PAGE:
Maysoun Darweesh, Program Coordinator for Migration and Resettlement, MCC Manitoba

Maysoun Darweesh, Program Coordinator for Migration and Resettlement, MCC Manitoba

I am a program coordinator for migration and resettlement with MCC Manitoba where I work with newcomers and youth in the community. Due to COVID restrictions I meet with community youth outside to talk, following public health guidelines. I can’t do some parts of my job, like home visits. 

I’m a single mom and have two daughters who are in school. During the pandemic, I’ve been so terrified for my daughters, especially the oldest because she has some health issues. With the new variants of the virus having really negative impacts for younger people I’ve become even more concerned. 

Our family includes our cat, Blue. Last year, my co-worker needed to rehome a one-year-old dog, so a new daughter was added to our family, Abby Darweesh—she’s adorable, friendly and bubbly. I joke that my youngest daughter is my favourite. I can’t remember what our life was like without Abby. It was a month before the pandemic, right before all my friends were looking for quarantine dogs. We are so blessed to have her.

I had my first dose of the vaccine at my doctor’s office in Winnipeg. It was AstraZeneca and I didn’t have any side effects except for a sore arm. The needle felt like it does when you get a flu shot. I think even if you feel a little sick from side effects, it’s worth it to get the vaccine. The day I was vaccinated it was the happiest day I’ve had in two years. I left the clinic feeling like I was up and over the clouds, like I owned the whole world!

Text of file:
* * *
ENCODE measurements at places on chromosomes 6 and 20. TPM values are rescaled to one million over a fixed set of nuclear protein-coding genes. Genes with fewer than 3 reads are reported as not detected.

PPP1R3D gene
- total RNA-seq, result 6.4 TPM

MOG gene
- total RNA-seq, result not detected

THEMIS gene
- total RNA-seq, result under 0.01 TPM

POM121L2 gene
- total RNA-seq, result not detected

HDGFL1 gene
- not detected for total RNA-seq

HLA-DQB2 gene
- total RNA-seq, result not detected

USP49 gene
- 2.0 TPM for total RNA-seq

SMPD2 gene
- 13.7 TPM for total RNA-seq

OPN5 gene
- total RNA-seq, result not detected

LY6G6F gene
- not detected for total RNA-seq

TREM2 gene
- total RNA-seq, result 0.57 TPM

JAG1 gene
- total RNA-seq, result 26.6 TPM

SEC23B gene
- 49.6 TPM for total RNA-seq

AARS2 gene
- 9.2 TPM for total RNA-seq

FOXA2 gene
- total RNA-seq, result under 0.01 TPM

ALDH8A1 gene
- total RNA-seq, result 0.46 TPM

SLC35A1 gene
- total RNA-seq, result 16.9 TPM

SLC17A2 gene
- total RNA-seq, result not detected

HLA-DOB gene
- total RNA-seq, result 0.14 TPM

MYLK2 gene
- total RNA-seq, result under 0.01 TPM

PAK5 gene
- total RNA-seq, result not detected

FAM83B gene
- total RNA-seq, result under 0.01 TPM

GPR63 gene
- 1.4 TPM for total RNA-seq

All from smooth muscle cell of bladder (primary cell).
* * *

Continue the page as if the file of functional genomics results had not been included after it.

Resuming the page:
I’m a Canadian citizen. I was originally sponsored by MCC to come to Canada. In Syria, vaccination was a privilege, but it was an enforced privilege—it wasn’t a choice. I think most of the resettled Syrian community in Manitoba will get immunized, but we need to keep raising awareness. I’ve been telling everybody about my vaccination by phone and email. Hopefully nobody will be left behind.

Everybody should take the vaccine and wear a mask. I understand that we’re all burned out. But the vaccine is something we have to do for our loved ones and our neighbours, and our brothers and sisters.

After everyone in Manitoba is vaccinated, I can’t say everything will go back to the way it was before COVID. But I think it will be less stressful for everybody. We’ll be able to go back to our offices, hold family gatherings and travel. That’s my hope!

I am a program coordinator for migration and resettlement with MCC Manitoba where I work with newcomers and youth in the community. Due to COVID restrictions I meet with community youth outside to talk, following public health guidelines. I can’t do some parts of my job, like home visits.  I’m a single mom and have […]

Additional Resources

Learn more about the COVID-19 vaccine from official sources.